A select group of Boise firefighters are training to be part of the dive rescue team. It's a three-week academy, and today, they could be seen diving in the pond at Simplot Park.
Two cars and a boat were placed on the bottom of the pond when the park was constructed to be used for dive training. This location is an important place to practice rescues, this year especially.
Boise Fire Capt. Jerrod Wong says the water is murky and a test for the senses.
"The pond, the visibility is really poor in the ponds, but when you get an object down there, especially the size of a vehicle, it gives us something to work with," Wong said.
Wong says they don't do a lot of dive rescues involving cars.
"But we get cars in canals, we've had cars in Lucky Peak," he said.
Most of the calls they respond to are river rescues. But this season Boise Fire Dive Rescue expects to respond to more places like this.
"With the river the way it is right now we're probably going to end up with a lot of people, more people, at these ponds and lakes because the river is closed for floating, so it changes the environment we work in," Wong said.
That's why jumping in here is so important for these firefighters.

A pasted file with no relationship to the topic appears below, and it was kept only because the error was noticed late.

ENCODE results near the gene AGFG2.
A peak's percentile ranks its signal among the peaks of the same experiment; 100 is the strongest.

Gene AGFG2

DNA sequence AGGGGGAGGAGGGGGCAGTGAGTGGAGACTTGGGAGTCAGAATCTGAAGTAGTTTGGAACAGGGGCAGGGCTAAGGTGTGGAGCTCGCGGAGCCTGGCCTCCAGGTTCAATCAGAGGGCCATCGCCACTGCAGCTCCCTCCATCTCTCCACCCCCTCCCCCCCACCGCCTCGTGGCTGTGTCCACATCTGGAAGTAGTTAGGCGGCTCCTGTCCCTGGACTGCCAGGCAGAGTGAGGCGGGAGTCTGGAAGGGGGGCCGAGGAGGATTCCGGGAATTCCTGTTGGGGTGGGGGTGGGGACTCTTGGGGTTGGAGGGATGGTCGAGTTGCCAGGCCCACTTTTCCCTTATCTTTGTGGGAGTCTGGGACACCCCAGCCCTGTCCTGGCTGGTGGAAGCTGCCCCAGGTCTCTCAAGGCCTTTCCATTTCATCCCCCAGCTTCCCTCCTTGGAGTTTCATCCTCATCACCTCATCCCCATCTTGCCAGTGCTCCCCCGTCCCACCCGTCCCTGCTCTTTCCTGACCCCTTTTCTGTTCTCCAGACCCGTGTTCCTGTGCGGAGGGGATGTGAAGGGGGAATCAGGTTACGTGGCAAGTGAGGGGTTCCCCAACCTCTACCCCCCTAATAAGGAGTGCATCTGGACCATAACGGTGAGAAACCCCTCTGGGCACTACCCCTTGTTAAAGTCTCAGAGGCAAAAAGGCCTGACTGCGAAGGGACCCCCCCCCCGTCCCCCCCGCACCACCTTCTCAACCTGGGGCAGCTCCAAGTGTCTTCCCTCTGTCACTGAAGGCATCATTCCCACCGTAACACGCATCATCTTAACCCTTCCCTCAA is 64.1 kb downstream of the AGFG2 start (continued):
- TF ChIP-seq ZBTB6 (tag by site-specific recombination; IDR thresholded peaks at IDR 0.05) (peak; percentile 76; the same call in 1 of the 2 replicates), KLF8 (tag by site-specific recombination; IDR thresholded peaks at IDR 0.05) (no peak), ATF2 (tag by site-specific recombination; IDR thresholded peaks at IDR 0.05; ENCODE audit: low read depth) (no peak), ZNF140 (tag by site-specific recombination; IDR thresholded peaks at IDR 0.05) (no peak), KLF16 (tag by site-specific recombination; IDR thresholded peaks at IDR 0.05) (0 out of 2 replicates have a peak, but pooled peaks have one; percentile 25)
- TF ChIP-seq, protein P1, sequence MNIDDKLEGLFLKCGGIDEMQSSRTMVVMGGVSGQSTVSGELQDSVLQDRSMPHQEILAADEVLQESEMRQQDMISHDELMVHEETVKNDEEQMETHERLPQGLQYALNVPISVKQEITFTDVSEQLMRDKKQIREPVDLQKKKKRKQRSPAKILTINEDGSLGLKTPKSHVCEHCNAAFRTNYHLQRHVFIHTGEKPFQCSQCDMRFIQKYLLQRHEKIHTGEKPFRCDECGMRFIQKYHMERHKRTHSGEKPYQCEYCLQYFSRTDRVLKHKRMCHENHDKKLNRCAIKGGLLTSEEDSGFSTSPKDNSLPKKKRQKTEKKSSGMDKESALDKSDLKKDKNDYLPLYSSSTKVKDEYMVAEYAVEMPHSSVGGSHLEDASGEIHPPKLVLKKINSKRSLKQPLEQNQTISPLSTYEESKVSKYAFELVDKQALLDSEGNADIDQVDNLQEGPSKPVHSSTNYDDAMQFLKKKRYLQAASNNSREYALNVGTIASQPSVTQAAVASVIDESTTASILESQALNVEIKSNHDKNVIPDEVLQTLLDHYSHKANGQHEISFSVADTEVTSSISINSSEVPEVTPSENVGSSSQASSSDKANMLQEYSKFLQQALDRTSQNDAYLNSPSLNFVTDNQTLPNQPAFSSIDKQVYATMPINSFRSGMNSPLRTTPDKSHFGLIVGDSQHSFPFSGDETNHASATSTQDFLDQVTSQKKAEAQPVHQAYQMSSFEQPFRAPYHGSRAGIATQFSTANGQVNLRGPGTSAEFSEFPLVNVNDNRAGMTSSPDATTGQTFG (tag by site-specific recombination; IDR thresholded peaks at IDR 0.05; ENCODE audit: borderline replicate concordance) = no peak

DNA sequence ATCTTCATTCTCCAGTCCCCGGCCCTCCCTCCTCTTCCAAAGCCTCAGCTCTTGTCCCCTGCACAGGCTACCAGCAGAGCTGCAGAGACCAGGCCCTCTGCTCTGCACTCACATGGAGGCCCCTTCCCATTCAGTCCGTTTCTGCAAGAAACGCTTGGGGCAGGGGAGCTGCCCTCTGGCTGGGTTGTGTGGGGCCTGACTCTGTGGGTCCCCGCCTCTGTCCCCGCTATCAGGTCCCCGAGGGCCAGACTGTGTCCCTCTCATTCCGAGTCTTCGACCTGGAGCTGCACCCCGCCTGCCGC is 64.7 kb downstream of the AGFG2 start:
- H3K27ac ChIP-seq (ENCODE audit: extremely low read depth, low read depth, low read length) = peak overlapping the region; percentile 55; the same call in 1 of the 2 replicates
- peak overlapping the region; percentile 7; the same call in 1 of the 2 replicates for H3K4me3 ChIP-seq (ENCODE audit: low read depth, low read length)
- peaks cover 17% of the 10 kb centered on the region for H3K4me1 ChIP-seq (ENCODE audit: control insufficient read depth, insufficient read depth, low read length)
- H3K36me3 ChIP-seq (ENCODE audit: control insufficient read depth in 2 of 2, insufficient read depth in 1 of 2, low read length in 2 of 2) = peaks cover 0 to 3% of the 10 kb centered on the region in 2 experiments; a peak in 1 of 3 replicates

"It's as real life training as you can get,” Wong said.
And that includes some of the stress.
Divers are always racing against the clock. Wong says rescue operations should take no longer than 90 minutes -- from start to finish.
"So we have to take in to account travel time, equipment load up, set up, and just all of the safety concerns in mind," he said.
Whether it was a real life-or-death situation or training here at Simplot Park pond, Wong says when they come back to the surface the experience has made them better rescue divers and even more ready for the next call.
During the three-week dive rescue academy, Boise firefighters also learn swift water techniques.
They have to meet physical ability testing and physical exam prerequisites to be considered for the academy.